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Little change, huge problem -- Why the Daihatsu crash test scandal matters to next-gen Vios, Wigo owners

Mark Policarpio · May 13, 2023 05:23 PM

toyota yaris ativ exterior

The next-generation Toyota Vios (also known as the Yaris Ativ) uses a Daihatsu platform and is affected by the controversial crash-test results.

Unless you’ve recently come back from a tech detox, you’ve no doubt heard of a little snafu happening with Daihatsu and Toyota, where they committed a bit of an alleged cheat in crash safety tests.

While full details are still making their way down the pipeline, the general story is that Toyota’s small-car division Daihatsu, which makes the Raize, Vios, Wigo and the Avanza/Veloz twins, had allegations of fraud lobbed against it because of a modification on the Vios and Wigo units that it produces for Toyota.

This kind of modification wouldn't otherwise catch the attention of most people, but it's how and why it was done that's become the subject of scrutiny.

A little cheat?

daihatsu crash test notch

This notch in the door panel helped the next-generation Vios and Wigo perform well in crash tests, but was not included in the production models. PHOTO BY WAPCAR.

According to Daihatsu, a notch in the door panels was found in units sent to the ASEAN New Car Assessment Programme (ASEAN NCAP).

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As it turned out, this notch prevented the door panel from breaking into large, sharp chunks that had the potential to cause serious injuries to occupants in the event that the curtain airbags are deployed – a flaw that would otherwise cause the cars to fail.

A report submitted to Daihatsu outlined the problem, which was that the notch was subsequently missing in production models that found their way to dealerships all over Asia and the Middle East.

It should be noted, however, that Daihatsu's official statement on the matter is that the company had no idea this modification was made specifically for crash-testing purposes and that the group responsible was acting "without approval from the company."

What happens next?

toyota agya gr sport

Toyota has not yet issued a recall for the affected models, including the 2023 Toyota Agya/Wigo. PHOTO BY AUTOFUN INDONESIA.

In this kind of event, two things have to happen.

First, a redesign has to be submitted, crash-tested and approved, and all subsequent units have to carry this modification. Second, a recall is issued for vehicles that were sold with defective door panels and replaced for free.

So far, there has been no public recall issued. However, a public apology has been issued not only by Daihatsu president Soichiro Okudaira, but also statements denouncing the supposed cheating have been issued by both current Toyota president Koji Sato and former Toyota president Akio Toyoda.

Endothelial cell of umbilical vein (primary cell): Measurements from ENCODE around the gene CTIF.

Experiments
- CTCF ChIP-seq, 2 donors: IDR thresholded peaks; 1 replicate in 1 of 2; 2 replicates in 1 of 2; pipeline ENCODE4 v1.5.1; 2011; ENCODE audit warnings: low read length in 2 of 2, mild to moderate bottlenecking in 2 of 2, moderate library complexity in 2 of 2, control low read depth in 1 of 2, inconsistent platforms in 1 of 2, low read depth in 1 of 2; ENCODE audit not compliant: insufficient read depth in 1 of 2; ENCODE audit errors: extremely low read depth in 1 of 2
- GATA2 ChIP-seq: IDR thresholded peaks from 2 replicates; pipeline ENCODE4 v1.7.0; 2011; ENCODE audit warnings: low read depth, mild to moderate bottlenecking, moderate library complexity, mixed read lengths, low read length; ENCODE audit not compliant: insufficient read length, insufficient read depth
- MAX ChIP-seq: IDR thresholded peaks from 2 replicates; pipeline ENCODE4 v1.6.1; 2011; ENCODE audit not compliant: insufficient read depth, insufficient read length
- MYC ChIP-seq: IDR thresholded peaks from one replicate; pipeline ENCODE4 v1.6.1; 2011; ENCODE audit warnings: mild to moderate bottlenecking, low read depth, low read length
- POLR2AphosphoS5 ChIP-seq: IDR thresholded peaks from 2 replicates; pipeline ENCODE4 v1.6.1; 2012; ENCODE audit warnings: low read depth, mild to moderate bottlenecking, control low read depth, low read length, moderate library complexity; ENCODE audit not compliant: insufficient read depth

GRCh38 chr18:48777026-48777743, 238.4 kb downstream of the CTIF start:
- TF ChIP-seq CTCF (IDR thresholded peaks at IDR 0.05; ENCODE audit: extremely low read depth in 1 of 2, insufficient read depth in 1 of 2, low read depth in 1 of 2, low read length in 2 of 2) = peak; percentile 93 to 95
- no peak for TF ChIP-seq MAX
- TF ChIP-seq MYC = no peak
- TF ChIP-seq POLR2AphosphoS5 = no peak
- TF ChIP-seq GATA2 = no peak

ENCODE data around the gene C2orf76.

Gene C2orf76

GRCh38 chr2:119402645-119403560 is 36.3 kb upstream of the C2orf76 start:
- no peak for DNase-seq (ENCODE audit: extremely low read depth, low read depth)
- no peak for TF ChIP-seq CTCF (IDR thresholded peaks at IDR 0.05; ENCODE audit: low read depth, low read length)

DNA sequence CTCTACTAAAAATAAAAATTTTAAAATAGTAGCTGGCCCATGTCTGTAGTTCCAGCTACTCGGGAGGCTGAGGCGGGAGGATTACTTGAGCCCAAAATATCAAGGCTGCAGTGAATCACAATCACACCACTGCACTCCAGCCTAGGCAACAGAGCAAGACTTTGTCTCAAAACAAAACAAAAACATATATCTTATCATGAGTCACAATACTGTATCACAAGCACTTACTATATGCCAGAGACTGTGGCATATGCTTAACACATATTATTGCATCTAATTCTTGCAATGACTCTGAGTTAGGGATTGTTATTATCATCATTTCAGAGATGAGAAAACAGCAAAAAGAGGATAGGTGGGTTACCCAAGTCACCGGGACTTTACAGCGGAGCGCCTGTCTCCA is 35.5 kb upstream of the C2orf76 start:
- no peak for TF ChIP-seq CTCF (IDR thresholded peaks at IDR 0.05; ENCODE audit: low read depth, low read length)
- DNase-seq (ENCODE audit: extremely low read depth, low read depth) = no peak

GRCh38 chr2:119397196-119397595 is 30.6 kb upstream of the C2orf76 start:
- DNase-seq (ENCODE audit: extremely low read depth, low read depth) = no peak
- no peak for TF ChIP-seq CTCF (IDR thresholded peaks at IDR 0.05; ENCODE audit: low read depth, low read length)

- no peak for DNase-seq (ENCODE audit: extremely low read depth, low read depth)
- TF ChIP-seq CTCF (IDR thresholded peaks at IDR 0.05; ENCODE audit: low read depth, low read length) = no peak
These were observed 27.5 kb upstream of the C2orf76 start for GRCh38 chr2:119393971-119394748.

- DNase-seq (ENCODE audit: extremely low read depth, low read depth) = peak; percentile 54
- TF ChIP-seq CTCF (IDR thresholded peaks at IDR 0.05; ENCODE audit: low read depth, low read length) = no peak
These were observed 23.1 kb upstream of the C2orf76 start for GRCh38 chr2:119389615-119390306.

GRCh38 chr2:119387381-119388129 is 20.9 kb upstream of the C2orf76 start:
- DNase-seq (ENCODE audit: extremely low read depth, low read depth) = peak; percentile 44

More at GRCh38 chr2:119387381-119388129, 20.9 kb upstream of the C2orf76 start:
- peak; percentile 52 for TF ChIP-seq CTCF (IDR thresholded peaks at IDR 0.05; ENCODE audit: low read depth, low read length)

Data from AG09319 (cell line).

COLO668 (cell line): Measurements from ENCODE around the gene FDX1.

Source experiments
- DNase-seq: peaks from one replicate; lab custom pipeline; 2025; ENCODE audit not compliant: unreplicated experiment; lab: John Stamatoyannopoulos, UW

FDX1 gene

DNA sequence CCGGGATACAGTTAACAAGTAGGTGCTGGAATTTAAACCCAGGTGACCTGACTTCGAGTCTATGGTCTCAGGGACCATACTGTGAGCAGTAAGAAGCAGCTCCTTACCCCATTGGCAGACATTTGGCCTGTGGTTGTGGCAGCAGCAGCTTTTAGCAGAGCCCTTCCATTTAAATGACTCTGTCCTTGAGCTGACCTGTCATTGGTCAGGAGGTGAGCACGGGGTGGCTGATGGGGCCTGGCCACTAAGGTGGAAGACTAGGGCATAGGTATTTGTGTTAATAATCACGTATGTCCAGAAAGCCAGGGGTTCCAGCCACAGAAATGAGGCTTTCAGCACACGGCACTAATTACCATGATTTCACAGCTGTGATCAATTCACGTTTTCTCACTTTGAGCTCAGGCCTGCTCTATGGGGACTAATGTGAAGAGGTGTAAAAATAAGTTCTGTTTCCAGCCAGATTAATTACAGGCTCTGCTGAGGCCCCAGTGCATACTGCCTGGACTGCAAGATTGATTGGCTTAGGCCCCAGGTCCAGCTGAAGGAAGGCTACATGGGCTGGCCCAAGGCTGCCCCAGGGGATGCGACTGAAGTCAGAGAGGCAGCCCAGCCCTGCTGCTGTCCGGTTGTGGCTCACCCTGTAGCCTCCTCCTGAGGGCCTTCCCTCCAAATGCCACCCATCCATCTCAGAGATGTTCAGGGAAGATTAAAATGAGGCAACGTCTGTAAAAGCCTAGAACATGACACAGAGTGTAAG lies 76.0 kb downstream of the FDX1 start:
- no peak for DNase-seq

It should be noted that this isn't the first time the head honchos of the company and its subsidiaries have taken a harsh stance on cheating, with a recent emissions scandal in Toyota's Hino division causing the company to fall out of the Japanese giant's graces.

Retests look good

2023 perodua axia asean ncap crash test

The 2023 Perodua Axia, a sibling of the next-generation Toyota Wigo, got top safety marks in ASEAN NCAP crash tests. 

On top of this, the company has conducted tests on unmodified units, in line with the standards of the ASEAN NCAP.

And in the two tests, the affected cars did not experience the supposed breakage.

Still, erring on the side of caution, Daihatsu decided to stop production and hold distribution of these models until a third test can be made to confirm the results, in the presence of objective inspection and certification authorities.

It's likely that any recall decision is depending on the results of that last test, but if the first two are any indication, there probably is no cause for concern on that front.

Philippine market safe

But what does all this mean to us, the end consumer?

First of all, Filipinos have nothing to worry about – the new Wigo, Vios and their ASEAN derivatives aren’t sold yet in the Philippines, so the models we will get will arrive after the matter has been resolved.

And while the same Daihatsu platform is used by the Avanza and Veloz, the door panel itself is vastly different from the sedan and hatchback, meaning the chances of any untoward incident is minimal.

Second, and more importantly, Toyota and its subsidiary getting in front of the problem as quickly as they did indicates that they take issues like this very seriously.

Their response to the scandal has been the definition of professional – a denunciation of the action, a promise to rectify it, as well as punishment for those involved.

Lastly, this and future models, regardless of manufacturer, will start exercising more caution, resulting in better quality cars in the future.

And when the quality goes up, especially for vehicle safety, everybody wins!

Would you buy one of these cars knowing the scandal that happened? Let us know in the comments below.

Rate this story now using the five stars below. It will help us provide content that you enjoy!

Mark Policarpio

Contributing Writer

Mark has been into cars since he was in kindergarten, and he carried that into his college life studying as an Engineer. His outlook on life is the same as his outlook on cars - "When in doubt, power out!"

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